By the grace of God and through His Spirit, I want to choose to trust Him and His promises.
What will you choose? If you're facing suffering right now, what path are you choosing?
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Many years ago, while I was at a Rich Mullins concert, he made a comment that stuck with me for some reason. He had just released his album Songs, which was a greatest hits collection with one or two new tunes thrown in for good measure. One of the new songs was called We Are Not As Strong As We Think We Are. Rich explained that he wrote the song about a romantic break-up. It was a beautiful ballad about human frailty and the grace it requires to navigate relationships well. In the process of talking about the song, he made this comment: "I decided that Christian radio needs a few more good break-up songs, so I wrote one for them." The audience chuckled at what was clearly a tongue-in-cheek comment. In retrospect, though, I think there is a deeper truth behind his comment that merits exploring.
Why does Christian music need break-up songs (and songs about other personal disasters, big and small)?
First, Christians are not immune to the slings and arrows of everyday life. And I think our art -- music, literature, movies, etc. -- ought to reflect this. Relational awkwardness and pain invaded the lives of men like Paul, David, and Moses. Why should we be immune? In fact, the Scripture even promises persecution and suffering to those who follow Christ (2 Tim 3:12). Christian art has the potential to reflect the realities of life in a sinful and broken world and to provide a biblical and redemptive perspective on those realities.
It just so happened that when I first heard the song I had recently experienced a difficult break-up of my own. I felt relieved and even vindicated to know that my favorite musician understood my pain and could offer me some encouragement. I'm not saying that Christian artists should be Debbie Downers who sing angry and bitter songs all day. But neither should they pretend that the Christian life is a constant barrel of laughs. The Christian life is joyful because we have Jesus, not because we never experience pain. That's a critical distinction to make.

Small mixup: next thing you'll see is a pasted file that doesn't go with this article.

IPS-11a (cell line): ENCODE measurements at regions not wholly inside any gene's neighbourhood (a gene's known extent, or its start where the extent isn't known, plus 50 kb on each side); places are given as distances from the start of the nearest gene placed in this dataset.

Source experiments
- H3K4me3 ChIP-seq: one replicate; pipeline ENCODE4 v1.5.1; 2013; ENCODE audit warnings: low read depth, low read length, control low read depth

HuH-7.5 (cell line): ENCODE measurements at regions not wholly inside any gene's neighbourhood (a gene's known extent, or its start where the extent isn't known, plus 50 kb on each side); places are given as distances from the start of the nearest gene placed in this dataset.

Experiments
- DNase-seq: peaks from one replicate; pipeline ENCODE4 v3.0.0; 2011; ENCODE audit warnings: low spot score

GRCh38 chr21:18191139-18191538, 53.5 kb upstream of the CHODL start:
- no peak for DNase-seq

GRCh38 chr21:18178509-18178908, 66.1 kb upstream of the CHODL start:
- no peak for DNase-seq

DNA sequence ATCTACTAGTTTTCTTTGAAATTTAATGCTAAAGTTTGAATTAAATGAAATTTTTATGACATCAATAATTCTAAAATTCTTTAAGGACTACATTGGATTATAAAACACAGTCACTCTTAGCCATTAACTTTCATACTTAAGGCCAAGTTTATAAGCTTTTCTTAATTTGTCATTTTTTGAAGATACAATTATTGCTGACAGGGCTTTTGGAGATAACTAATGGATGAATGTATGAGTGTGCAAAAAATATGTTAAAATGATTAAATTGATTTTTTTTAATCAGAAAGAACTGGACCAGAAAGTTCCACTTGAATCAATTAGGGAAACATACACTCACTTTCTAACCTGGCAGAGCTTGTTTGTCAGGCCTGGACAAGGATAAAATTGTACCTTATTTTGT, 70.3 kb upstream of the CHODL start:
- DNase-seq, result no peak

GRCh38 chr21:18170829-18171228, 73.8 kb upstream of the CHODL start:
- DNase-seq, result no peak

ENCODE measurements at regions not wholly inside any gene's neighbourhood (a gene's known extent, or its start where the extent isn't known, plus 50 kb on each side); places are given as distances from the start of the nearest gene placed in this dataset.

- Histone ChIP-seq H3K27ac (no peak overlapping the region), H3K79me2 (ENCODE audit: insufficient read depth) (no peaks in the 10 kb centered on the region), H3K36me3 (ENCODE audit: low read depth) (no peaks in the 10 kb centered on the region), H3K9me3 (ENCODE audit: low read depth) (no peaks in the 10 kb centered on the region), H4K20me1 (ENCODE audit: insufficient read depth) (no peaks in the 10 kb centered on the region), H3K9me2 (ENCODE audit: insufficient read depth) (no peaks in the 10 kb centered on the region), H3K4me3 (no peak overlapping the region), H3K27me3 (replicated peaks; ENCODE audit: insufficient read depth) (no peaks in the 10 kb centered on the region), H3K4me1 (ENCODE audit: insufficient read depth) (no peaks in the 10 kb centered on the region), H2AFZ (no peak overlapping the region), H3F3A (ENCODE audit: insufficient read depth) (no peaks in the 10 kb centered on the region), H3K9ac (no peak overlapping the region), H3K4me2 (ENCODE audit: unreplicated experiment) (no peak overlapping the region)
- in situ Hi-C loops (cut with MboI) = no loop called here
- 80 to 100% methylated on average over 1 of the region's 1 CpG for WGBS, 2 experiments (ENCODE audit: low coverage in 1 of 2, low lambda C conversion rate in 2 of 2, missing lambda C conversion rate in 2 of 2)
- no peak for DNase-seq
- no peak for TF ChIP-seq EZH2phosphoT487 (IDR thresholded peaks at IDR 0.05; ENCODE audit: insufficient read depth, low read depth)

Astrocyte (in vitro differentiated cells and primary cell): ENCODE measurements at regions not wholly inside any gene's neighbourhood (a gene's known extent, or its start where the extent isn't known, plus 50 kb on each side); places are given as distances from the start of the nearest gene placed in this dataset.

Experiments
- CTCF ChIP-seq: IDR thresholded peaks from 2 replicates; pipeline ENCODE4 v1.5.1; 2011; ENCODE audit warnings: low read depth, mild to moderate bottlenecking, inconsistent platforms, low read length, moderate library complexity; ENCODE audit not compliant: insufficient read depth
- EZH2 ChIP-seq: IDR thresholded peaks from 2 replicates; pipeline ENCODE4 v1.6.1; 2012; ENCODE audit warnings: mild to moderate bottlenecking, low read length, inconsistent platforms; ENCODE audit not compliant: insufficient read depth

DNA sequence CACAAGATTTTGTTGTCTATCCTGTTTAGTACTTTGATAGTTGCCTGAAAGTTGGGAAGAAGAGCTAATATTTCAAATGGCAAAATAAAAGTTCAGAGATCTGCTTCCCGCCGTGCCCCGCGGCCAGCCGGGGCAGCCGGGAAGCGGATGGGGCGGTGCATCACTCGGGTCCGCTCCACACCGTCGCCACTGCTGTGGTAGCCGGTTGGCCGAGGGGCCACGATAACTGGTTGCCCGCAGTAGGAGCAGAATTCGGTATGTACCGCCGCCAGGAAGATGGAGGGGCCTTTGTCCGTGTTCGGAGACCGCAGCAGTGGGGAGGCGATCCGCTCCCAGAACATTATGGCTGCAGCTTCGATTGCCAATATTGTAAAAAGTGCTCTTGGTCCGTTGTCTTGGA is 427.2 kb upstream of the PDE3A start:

Second, we need artists who consider suffering from a counter-cultural perspective. We live in a culture that values pleasure over character. Instead of growing through our pain, we run away from it. Entire theological systems are built around the idea that Christians should be healthy, happy, and rich. Thoughtful Christian artists can speak the truth in a way that impacts the mind and the heart. Specifically, they can remind us that both our culture and prosperity theology are wrong in their understanding of suffering.
Finally, suffering is transformative if we view it biblically. See, for example, Hebrews 12:4-13 and James 1:2-4. We certainly learn God's character through praise songs, happy songs, and love songs. But we learn a great deal about Jesus when we suffer. And artists who write biblical songs about suffering do the church a great service. In fact, music and art can be tools God uses in the process of making us more like Jesus.
When I listened to Mullins's song, I was reminded how necessary it was for me to rely upon God's grace and kindness in a difficult time in my own life. I was challenged to practice humility and forgiveness as well. Those disciplines have continued to serve me well in suffering as an adult, and I think a well-written song at the right time helped begin the process of growth for me.
So if you're an artist, consider writing songs that express the full range of human emotion and experience, not simply the happy ones.
If you're a civilian like me, consider listening to music that challenges you rather than music that simply entertains you. (On a related note, the song "Blessings" by Laura Story is one of the better treatments of suffering that I've heard on Christian radio).